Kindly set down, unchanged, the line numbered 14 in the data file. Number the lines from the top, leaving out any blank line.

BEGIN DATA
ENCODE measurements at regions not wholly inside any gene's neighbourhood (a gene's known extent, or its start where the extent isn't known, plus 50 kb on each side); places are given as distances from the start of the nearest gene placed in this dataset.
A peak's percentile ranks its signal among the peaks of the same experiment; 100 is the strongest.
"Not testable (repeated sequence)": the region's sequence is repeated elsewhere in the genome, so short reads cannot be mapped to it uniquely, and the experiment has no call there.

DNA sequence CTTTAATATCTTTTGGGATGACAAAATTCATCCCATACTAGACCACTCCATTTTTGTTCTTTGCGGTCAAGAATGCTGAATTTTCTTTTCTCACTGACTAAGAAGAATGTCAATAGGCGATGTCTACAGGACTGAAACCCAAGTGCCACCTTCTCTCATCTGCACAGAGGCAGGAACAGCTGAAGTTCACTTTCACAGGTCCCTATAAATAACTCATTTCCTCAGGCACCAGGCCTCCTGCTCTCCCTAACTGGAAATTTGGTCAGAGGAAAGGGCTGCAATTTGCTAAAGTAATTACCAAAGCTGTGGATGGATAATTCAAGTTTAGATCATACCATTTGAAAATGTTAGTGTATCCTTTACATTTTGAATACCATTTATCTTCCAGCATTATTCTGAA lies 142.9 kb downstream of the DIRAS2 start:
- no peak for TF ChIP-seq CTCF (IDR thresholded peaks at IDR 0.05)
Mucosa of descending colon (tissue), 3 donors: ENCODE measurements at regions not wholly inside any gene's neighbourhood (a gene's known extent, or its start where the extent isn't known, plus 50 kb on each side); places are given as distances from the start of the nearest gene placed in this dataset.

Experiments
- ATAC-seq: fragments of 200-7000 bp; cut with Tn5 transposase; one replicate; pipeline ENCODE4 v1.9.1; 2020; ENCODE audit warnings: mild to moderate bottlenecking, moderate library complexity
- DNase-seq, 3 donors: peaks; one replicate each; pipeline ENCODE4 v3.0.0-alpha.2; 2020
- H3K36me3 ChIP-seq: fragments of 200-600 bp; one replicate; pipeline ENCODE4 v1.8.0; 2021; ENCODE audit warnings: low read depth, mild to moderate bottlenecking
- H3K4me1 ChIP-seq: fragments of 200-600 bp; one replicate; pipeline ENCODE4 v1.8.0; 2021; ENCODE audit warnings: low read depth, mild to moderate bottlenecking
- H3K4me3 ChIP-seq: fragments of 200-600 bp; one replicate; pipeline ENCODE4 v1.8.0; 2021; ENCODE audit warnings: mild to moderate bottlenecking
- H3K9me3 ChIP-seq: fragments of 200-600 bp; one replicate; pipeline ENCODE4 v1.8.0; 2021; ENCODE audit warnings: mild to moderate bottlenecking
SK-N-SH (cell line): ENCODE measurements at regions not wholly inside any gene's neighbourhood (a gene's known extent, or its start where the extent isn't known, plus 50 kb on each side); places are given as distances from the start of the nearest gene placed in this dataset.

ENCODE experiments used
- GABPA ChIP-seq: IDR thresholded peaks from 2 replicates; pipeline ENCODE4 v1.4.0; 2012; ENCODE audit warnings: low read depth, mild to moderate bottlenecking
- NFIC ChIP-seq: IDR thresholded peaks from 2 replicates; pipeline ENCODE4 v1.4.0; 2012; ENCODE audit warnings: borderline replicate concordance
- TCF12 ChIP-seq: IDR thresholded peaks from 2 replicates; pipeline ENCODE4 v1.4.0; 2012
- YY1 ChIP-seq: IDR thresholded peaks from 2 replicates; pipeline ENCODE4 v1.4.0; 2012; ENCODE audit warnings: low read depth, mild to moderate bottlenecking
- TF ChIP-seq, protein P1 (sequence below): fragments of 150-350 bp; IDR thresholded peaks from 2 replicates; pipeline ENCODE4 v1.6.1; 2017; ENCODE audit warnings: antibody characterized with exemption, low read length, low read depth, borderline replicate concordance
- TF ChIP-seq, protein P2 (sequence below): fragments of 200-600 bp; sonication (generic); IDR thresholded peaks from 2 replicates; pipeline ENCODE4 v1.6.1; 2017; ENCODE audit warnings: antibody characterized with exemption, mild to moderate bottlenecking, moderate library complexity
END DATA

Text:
SK-N-SH (cell line): ENCODE measurements at regions not wholly inside any gene's neighbourhood (a gene's known extent, or its start where the extent isn't known, plus 50 kb on each side); places are given as distances from the start of the nearest gene placed in this dataset.